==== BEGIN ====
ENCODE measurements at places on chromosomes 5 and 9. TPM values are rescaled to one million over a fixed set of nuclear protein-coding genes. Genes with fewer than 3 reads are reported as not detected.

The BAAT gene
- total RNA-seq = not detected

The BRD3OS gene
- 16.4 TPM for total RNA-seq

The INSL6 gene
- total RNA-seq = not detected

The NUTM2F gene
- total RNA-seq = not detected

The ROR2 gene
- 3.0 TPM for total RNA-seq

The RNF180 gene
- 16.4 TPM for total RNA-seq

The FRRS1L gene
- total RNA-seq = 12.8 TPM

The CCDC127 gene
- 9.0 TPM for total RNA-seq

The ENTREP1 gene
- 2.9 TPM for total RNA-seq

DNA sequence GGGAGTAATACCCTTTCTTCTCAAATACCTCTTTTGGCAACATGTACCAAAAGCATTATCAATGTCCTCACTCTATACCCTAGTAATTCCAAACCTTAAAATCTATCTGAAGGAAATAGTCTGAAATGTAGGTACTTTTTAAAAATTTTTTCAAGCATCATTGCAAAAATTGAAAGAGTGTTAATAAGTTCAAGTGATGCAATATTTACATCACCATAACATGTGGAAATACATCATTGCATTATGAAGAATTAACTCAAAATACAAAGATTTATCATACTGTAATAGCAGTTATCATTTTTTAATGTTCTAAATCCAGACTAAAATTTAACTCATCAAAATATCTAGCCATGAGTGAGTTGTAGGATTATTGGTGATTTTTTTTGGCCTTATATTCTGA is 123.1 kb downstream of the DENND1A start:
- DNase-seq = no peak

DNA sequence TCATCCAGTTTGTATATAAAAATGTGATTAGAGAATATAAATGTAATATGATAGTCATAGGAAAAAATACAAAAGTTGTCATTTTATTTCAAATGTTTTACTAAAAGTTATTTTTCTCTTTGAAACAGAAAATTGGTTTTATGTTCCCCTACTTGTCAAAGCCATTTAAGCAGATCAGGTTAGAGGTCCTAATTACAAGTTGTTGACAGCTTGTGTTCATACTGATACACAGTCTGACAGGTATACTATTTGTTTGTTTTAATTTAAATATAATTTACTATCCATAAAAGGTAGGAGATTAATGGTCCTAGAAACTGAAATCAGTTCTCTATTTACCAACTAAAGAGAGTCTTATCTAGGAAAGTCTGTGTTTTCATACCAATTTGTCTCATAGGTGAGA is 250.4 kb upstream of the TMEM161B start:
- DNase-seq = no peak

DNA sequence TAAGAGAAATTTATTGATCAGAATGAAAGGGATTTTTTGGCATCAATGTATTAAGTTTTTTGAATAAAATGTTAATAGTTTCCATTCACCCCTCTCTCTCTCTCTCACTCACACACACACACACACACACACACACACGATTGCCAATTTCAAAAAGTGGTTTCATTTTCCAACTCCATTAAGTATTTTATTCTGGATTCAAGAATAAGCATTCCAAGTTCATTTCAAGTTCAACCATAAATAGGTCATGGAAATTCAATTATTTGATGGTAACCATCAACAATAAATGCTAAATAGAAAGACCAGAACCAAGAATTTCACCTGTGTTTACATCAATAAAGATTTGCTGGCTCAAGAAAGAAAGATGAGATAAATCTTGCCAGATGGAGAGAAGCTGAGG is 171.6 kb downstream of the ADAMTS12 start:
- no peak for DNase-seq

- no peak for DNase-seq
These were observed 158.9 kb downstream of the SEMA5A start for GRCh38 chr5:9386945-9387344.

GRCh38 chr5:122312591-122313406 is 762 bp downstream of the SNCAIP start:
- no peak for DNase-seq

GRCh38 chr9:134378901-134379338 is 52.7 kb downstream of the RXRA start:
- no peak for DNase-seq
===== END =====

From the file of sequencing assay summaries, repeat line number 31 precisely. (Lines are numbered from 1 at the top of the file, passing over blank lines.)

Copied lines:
- no peak for DNase-seq